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Civic apathy stalls water supply project

MUMBAI One of the city's most ambitious water supply projects, the Middle Vaitarna, has been stuck for the past six months due to the alleged lack of interest shown by top-level officials in the Brihanmumbai Municipal Corporation (BMC), sources in the civic water works department said. As a result, a crucial meeting called by the ministry of environment and forests (MoEF) in Delhi on May 7 to give clearance to this important project is now likely to be postponed to June end mainly because of the lackadaisical attitude of the BMC's top brass, sources added.

The Middle Vaitarna project is extremely crucial for the city, given its ever-increasing demand for water. It will supply an additional 455 million litres a day to the city's growing population. It is estimated to cost over Rs 800 crore and will take at least five to six years to be completed.

But the project has still not received the green signal and is awaiting a host of environmental clearances. Sources said that the then additional municipal commissioner (projects) Subodh Kumar had to put the entire project on track before he was transferred in November last.

"Since then, his successor Vidyadhar Kanade has not pursued it with sufficient vigour," a senior engineer in the water works department told TNN. Mr Kanade, when contacted by this newspaper, refused to comment on this allegation.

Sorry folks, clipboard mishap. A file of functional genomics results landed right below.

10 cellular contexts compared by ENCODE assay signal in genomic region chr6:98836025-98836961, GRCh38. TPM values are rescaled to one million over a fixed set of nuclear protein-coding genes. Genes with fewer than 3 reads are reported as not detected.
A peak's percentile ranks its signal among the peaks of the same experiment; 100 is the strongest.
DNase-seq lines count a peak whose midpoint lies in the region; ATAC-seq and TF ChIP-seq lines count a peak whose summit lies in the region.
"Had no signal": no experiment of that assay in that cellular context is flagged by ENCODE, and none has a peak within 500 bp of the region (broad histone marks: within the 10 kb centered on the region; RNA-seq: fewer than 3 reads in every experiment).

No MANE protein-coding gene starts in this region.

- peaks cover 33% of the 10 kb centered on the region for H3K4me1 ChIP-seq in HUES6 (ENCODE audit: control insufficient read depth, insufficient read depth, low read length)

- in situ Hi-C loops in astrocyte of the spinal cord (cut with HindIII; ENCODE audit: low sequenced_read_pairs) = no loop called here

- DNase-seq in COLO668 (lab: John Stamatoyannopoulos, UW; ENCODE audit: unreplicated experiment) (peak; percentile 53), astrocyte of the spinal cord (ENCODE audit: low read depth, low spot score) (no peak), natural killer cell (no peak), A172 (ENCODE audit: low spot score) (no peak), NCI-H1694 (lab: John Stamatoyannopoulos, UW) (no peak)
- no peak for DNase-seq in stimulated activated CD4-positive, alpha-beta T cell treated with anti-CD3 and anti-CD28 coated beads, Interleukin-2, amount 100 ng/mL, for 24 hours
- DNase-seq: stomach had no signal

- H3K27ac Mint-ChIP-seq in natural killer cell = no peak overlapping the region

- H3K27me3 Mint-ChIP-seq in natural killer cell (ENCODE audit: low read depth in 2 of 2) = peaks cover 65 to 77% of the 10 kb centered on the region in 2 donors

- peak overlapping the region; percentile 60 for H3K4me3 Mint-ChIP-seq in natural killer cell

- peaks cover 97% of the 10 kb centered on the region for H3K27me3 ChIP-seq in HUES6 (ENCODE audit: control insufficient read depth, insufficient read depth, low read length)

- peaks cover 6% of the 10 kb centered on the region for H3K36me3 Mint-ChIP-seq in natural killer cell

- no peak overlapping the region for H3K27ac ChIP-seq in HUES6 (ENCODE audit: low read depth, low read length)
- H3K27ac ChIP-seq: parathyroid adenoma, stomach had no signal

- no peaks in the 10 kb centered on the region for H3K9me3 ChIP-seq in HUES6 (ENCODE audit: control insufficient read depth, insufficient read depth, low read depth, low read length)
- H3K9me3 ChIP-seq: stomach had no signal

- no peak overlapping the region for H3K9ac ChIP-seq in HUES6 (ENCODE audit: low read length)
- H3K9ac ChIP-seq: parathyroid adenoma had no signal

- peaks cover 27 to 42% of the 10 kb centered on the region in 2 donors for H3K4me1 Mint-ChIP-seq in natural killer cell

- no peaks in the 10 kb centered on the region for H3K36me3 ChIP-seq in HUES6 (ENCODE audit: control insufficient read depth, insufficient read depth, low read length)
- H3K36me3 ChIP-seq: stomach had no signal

"The BMC had sought environmental clearance from the Shahapur forest department in Thane district. They raised some queries and we answered them satisfactorily. Yet, the forest department has been simply sitting on the file since the past two months. But what is more surprising is that the BMC top brass is not showing any interest in pursuing the matter with the forest department," the engineer alleged.

"We were assured that if the necessary clearances were given bv the local forest department, the MoEF would take little time in clearing the project. The ministry will now postpone the meeting, he claimed. The ecological and environmental impact studies have already been completed.


The project involves construction of a 300-foot tall dam on the Vaitarna river located in a forest area. From the river, the water will be brought down to lower Vaitarna. From there, a 7-kin tunnel will be laid and another 35-krn long pipeline will bring the water upto the Bhandup water complex.

At present, Mumbai receives about 2,900 million litres of water a day while the actual demand is for 3,500 million litres. The unaccounted demand for water is as high as 35 per cent and the BMC wants to reduce it to at least 20 per cent.

A source said the Middle Vaitarna project could be financed by the BMC itself instead of approaching the World Bank for funds. Despite a civic deficit, the BMC has sufficient funds in its G-budget, which is meant only for financing water works. "It is a self-sustaining budget with a reserve of about Rs 1,200 crore," the source said.

 
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